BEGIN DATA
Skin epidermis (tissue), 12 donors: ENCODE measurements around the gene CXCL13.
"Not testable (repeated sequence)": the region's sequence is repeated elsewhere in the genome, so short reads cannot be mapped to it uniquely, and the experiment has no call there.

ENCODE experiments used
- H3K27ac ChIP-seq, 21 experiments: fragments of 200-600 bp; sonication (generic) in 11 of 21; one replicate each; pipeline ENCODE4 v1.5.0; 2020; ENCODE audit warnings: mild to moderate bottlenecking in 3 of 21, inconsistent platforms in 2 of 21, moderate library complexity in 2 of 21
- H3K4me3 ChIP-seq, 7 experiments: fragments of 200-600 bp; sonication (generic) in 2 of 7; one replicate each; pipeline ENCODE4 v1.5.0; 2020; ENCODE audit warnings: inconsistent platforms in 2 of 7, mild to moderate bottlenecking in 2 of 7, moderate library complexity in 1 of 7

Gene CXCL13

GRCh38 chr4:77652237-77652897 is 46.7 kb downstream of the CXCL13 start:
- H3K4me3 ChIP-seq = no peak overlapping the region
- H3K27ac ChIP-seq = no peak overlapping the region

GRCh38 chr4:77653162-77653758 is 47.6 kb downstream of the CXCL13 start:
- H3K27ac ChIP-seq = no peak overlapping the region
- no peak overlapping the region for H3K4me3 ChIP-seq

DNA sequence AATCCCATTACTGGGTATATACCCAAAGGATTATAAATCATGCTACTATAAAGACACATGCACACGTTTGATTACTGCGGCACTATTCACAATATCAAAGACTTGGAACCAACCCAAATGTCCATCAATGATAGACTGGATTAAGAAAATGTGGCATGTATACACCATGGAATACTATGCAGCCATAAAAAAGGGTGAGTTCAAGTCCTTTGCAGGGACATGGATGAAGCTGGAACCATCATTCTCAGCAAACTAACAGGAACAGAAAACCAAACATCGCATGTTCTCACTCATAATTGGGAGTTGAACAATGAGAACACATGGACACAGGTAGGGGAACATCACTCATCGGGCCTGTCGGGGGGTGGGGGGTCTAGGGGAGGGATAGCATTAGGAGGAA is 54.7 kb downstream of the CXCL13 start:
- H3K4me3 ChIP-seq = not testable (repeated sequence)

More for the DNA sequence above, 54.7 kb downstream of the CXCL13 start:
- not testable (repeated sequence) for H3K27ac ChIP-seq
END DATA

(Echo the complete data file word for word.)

Skin epidermis (tissue), 12 donors: ENCODE measurements around the gene CXCL13.
"Not testable (repeated sequence)": the region's sequence is repeated elsewhere in the genome, so short reads cannot be mapped to it uniquely, and the experiment has no call there.

ENCODE experiments used
- H3K27ac ChIP-seq, 21 experiments: fragments of 200-600 bp; sonication (generic) in 11 of 21; one replicate each; pipeline ENCODE4 v1.5.0; 2020; ENCODE audit warnings: mild to moderate bottlenecking in 3 of 21, inconsistent platforms in 2 of 21, moderate library complexity in 2 of 21
- H3K4me3 ChIP-seq, 7 experiments: fragments of 200-600 bp; sonication (generic) in 2 of 7; one replicate each; pipeline ENCODE4 v1.5.0; 2020; ENCODE audit warnings: inconsistent platforms in 2 of 7, mild to moderate bottlenecking in 2 of 7, moderate library complexity in 1 of 7

Gene CXCL13

GRCh38 chr4:77652237-77652897 is 46.7 kb downstream of the CXCL13 start:
- H3K4me3 ChIP-seq = no peak overlapping the region
- H3K27ac ChIP-seq = no peak overlapping the region

GRCh38 chr4:77653162-77653758 is 47.6 kb downstream of the CXCL13 start:
- H3K27ac ChIP-seq = no peak overlapping the region
- no peak overlapping the region for H3K4me3 ChIP-seq

DNA sequence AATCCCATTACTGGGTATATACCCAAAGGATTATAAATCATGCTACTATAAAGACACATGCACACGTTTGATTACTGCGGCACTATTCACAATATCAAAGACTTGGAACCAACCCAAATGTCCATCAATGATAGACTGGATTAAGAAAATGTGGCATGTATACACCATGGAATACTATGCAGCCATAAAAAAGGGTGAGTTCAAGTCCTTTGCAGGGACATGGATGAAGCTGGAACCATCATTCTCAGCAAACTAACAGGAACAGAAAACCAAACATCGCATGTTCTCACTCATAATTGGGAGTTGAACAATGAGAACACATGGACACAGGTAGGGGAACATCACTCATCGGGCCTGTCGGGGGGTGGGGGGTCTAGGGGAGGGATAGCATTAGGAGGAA is 54.7 kb downstream of the CXCL13 start:
- H3K4me3 ChIP-seq = not testable (repeated sequence)

More for the DNA sequence above, 54.7 kb downstream of the CXCL13 start:
- not testable (repeated sequence) for H3K27ac ChIP-seq